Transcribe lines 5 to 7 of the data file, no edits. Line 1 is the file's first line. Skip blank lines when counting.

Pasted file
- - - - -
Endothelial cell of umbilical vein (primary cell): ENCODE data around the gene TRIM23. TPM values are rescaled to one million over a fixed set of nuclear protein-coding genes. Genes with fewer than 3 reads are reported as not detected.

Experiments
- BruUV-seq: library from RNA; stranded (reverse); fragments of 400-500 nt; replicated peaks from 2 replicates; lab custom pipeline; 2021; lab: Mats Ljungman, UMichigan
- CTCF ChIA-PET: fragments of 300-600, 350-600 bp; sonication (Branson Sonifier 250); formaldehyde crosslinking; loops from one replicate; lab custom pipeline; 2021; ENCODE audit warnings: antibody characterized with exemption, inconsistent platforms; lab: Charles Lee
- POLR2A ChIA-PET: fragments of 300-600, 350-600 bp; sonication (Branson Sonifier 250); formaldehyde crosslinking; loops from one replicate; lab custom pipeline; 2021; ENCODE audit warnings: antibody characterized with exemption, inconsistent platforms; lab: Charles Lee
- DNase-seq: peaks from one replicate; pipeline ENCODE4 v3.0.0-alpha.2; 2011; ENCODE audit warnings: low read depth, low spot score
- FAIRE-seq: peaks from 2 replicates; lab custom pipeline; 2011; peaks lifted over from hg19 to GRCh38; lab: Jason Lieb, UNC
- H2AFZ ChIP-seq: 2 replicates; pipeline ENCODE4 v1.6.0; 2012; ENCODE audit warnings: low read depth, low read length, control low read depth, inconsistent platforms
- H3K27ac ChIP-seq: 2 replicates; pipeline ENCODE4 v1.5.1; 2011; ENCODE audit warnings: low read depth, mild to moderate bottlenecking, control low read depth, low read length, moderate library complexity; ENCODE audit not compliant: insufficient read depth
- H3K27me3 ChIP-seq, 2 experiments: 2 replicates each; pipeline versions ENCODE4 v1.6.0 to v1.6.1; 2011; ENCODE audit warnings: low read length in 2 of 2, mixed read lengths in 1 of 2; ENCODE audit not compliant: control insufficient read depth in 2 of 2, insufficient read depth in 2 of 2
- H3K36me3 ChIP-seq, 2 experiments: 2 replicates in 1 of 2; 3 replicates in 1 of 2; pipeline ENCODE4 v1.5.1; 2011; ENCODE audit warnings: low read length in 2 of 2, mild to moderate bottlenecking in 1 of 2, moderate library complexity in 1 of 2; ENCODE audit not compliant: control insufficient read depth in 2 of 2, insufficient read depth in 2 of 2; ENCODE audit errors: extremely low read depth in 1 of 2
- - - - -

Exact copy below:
- POLR2A ChIA-PET: fragments of 300-600, 350-600 bp; sonication (Branson Sonifier 250); formaldehyde crosslinking; loops from one replicate; lab custom pipeline; 2021; ENCODE audit warnings: antibody characterized with exemption, inconsistent platforms; lab: Charles Lee
- DNase-seq: peaks from one replicate; pipeline ENCODE4 v3.0.0-alpha.2; 2011; ENCODE audit warnings: low read depth, low spot score
- FAIRE-seq: peaks from 2 replicates; lab custom pipeline; 2011; peaks lifted over from hg19 to GRCh38; lab: Jason Lieb, UNC